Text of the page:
If development simply occurs naturally, and is subverted and impeded by financialization and free trade and the Washington Consensus and austerity and all that, wouldn't we have expected development to be much faster before these and other facets of Globalization coalesced around 1970-80?

And yet we observe just the opposite. What could possibly account for that?
16
@15: Obviously they embraced Objectivism.
17
Mudede, you’re also trolling. In that speech you clipped, Trump said that “special interests” are “raping” America through the TPP. Most people heard “special interests” as meaning “corporations and big business” because “special interests” have usually referred to the lobbyists for the 1% or TNCs.

The funny thing is, Hillary and Bernie both came out against the TPP as well. Much to the consternation of neoliberal globalists, all three presidential candidates said they didn’t support this POS. Of course, we knew that Hillary was lying. Democratic and Republican leaders of Congress were keeping the deal on the table until she lost. People also suspected that Trump was lying, which is why his statement of abandonment on day 1 was such an oddly big story (“He said he was gonna!”).

But, his cabinet picks also pointed to his being beholden to the special interests he so decried in that speech you quoted. Not to Asians and Mexicans but to TNCs and the big banks. It’s this status of his indebted nature to the TNCs that has caused him to want to jump back in with the TPP. Nothing more.

But, globalist neoliberals are actually supportive of the wild wealth inequality and are also supporting the worsening of America. Do you know why we ended up with Trump? Globalism. He’s but one of the results of the impoverishing of American workers and the enrichment of the corporate elite. Trump is what you get when the “racist” and “non-racist” parties spend our tax money to bomb brown and black countries and then spend money rebuilding them rather than investing in our own country (remember when Hillary was so supportive of bombing Syria?).

Globalist neoliberals ensured that our choice in 2016 was between the racist mother who assured us everything was alright (even as schools deteriorated, infrastructure crumbled, taxes were cut, and privacy was invaded) and the racist father who was “pissed off” that everything was not all right and preyed upon the financial fears of average Americans to win the election and ultimately push a globalist neoliberal agenda.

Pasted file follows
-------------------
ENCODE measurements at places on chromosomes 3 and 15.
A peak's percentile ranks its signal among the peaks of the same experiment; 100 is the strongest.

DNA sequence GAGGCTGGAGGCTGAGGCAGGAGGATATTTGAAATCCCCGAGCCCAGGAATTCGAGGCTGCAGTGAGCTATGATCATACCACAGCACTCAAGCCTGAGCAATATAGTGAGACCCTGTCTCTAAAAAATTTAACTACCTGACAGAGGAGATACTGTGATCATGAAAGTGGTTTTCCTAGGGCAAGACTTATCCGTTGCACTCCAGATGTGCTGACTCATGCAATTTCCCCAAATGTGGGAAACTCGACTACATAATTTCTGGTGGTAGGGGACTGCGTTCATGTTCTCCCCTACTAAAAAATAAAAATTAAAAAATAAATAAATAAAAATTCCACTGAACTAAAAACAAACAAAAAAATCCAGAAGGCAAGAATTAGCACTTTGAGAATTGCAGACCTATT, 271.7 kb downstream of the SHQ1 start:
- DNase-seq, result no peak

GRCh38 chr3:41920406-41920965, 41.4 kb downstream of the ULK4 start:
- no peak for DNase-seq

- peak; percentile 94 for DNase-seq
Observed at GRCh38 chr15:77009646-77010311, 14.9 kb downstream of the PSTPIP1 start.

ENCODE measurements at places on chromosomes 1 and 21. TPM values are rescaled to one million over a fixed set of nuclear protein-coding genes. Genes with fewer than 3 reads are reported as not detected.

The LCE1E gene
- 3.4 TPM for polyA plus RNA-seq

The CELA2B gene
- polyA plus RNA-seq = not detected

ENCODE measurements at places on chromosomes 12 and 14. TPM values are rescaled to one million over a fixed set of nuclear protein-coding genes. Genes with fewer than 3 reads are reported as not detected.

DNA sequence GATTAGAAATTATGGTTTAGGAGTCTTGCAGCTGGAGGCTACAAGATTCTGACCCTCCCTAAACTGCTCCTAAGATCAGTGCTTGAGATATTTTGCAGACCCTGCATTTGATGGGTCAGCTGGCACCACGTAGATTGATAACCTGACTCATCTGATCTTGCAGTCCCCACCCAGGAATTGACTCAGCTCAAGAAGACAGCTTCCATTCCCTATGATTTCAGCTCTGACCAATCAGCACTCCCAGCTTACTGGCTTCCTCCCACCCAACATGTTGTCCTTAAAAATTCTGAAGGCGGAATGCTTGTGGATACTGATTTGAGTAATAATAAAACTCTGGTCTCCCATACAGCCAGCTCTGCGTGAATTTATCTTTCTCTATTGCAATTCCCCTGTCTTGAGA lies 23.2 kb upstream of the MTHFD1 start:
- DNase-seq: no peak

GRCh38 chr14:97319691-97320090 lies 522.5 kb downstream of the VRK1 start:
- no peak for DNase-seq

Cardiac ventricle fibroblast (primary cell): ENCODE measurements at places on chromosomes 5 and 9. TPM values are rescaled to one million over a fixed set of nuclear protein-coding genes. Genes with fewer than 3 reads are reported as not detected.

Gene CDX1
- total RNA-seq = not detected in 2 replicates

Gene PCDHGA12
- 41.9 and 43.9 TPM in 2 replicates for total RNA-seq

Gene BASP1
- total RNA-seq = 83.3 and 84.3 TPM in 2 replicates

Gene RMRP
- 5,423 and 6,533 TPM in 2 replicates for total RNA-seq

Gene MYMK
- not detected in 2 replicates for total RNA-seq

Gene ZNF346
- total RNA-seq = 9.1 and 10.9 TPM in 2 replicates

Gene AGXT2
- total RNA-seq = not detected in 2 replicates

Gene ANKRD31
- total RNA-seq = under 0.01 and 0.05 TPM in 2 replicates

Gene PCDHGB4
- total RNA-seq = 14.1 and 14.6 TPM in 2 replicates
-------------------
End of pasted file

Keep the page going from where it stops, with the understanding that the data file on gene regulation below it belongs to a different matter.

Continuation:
The flip flop of Trump is no surprise considering his cabinet. The biggest surprise is how long it took him to get there. Now, the only thing Centrist Democrats have to complain about is that Trump ruined Obama’s Legacy. They support this flip flop but still have to bitch about something.
18
@2: Mudede's writing style is essentially a dinosaur left over from the style of academic writing in the 70's where you purposefully obfuscated your points and made it purposefully confusing to appear smarter. The opaqueness is a feature, not a bug.

Your eyes aren't glazing over because you aren't smart enough (but the writing is designed to trick you into believing just that), but because it is nonsensical garbage that is tied to no objective reality.

Deep down your brain knows it is just meaningless noise, and it is trying to tune it out for you.
19
@15 Globalization is responsible but it doesn't have to be neoliberal. Cuba scores significantly higher than many on most development coefficients that you mentioned despite decades of a crippling economic embargo. Is neoliberalism responsible for Cuba's literacy rate being through the roof?
20
@19

Ah, you get it then.

Now all that's left for you to tell us (or at least sort out for yourself) is which parts of Globalization are good, and which parts are neoliberal (evil). Start with free trade agreements: good or neoliberal? Then move on to foreign investment: good or neoliberal? Privatization (vs. e.g. nationalization of oil reserves)? Cross-border lending? Migration? Debt (the other word for lending)? Cultural dilution? Urbanization (aka depastoralization)?

Good or neoliberal?

Which parts of Globalization are one, and which parts are the other?
21
@19

And off-topic, because again, once we start cherry-picking, we no longer have a global analysis, but...

You're right, the burst of Cuban development that happened before the neoliberal program took root in the late '70s doesn't fit the larger global pattern. But I also seem to recall that Havana accomplished all that progress while receiving massive amounts of foreign capital and other assistance from somewhere or other at the time.
22
You want a global analysis that considers only a single input to the model -- time, as a proxy for global average transnational activity.

Cherrypicking is one thing, but here's no reason to avoid steps toward a globally valid analysis that considers additional inputs.
23
I’m just a poor, working class woman but I see grotesque income disparity every day here in the plutocracy of Seattle. Its about time this was seriously addressed by a powerful movement of people determined to eradicate poverty. I certainly don’t think that will be the wealthy 1% or 10% of this city. It looks like it will be people on the bottom and people at the near bottom and those likely to join us. Of course this will be a threat to the selfish, monied percentage as always.